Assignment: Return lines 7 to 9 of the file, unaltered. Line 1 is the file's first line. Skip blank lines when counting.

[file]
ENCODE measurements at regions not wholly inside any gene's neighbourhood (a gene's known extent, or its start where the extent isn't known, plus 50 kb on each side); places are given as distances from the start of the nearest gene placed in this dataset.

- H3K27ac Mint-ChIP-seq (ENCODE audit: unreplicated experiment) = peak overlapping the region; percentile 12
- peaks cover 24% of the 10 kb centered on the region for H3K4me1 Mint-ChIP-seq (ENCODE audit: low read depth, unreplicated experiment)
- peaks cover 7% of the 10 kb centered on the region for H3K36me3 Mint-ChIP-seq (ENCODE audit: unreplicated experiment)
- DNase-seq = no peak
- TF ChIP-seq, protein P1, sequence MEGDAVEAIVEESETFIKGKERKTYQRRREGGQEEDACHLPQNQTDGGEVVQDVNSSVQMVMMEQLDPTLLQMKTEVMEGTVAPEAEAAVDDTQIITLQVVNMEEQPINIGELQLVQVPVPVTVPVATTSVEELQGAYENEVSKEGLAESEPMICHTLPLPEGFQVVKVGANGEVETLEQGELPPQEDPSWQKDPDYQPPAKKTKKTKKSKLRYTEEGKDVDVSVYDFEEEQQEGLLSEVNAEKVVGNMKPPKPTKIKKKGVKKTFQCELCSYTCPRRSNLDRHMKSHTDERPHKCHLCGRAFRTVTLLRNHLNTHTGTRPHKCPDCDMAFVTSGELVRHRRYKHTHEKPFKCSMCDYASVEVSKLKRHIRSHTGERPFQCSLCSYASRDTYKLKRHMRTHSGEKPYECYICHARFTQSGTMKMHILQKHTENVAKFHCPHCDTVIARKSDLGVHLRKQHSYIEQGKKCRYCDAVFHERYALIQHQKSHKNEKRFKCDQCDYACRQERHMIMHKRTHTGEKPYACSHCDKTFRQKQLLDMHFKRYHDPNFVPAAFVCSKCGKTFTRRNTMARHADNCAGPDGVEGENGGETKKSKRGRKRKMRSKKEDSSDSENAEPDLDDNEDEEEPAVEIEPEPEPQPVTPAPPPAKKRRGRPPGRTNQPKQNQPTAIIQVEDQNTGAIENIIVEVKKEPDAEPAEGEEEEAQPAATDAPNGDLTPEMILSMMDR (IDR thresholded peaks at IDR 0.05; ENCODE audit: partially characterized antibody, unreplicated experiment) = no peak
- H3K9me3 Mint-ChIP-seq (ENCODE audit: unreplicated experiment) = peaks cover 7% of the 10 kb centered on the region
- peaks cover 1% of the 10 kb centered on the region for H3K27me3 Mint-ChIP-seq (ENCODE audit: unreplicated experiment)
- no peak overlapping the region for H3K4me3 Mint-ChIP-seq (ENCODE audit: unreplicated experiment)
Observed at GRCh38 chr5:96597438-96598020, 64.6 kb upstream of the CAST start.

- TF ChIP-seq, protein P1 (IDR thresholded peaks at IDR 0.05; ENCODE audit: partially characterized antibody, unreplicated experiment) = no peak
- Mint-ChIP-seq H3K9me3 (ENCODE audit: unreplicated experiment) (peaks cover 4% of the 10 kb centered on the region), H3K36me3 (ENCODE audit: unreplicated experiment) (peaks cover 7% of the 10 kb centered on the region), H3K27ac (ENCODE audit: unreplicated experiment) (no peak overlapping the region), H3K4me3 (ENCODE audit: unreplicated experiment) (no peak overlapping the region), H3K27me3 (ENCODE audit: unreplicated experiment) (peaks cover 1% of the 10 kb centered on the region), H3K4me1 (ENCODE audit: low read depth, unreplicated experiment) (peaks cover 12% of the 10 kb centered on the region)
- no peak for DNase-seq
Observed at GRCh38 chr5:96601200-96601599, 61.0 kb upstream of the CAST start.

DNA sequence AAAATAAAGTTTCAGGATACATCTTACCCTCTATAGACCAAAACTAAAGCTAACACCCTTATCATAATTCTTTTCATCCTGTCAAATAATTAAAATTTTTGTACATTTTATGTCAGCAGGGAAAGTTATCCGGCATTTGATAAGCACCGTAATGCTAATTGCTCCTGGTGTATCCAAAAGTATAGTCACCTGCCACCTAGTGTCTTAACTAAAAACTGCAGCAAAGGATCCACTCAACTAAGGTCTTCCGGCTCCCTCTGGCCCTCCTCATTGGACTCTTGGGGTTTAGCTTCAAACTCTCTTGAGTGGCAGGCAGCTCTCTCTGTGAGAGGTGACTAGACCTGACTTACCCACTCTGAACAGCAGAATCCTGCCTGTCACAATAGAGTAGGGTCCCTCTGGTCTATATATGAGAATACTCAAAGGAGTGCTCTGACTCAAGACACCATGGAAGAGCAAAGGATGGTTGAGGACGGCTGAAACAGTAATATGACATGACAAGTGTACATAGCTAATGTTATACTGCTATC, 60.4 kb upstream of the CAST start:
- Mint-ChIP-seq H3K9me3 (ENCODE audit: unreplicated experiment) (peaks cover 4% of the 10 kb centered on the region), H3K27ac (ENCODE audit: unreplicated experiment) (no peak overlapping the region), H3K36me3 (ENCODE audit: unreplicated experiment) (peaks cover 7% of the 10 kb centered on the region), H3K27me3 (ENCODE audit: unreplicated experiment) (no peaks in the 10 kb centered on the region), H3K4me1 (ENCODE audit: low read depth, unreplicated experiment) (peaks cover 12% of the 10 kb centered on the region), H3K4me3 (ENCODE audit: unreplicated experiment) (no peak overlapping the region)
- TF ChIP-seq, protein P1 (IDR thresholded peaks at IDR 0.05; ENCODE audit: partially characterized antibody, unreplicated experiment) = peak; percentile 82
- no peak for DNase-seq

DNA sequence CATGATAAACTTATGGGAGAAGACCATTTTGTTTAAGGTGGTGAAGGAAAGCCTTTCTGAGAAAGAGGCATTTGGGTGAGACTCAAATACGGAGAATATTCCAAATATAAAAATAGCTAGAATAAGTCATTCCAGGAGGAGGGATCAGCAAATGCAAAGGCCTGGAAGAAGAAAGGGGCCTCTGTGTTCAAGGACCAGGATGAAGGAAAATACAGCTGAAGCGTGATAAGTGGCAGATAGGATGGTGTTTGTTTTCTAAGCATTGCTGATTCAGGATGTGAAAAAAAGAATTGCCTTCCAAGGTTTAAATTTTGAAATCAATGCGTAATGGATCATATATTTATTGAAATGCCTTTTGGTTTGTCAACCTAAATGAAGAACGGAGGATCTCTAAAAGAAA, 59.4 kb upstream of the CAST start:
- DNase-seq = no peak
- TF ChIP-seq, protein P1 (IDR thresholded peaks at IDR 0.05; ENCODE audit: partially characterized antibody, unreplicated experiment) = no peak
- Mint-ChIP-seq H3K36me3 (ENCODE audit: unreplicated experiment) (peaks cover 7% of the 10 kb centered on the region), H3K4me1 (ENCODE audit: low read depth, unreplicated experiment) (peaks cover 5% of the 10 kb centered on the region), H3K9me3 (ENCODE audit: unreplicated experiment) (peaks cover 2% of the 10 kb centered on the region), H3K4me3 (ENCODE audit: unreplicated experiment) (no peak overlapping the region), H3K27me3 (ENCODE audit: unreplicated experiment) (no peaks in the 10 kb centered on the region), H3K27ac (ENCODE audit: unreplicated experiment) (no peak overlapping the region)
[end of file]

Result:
- H3K9me3 Mint-ChIP-seq (ENCODE audit: unreplicated experiment) = peaks cover 7% of the 10 kb centered on the region
- peaks cover 1% of the 10 kb centered on the region for H3K27me3 Mint-ChIP-seq (ENCODE audit: unreplicated experiment)
- no peak overlapping the region for H3K4me3 Mint-ChIP-seq (ENCODE audit: unreplicated experiment)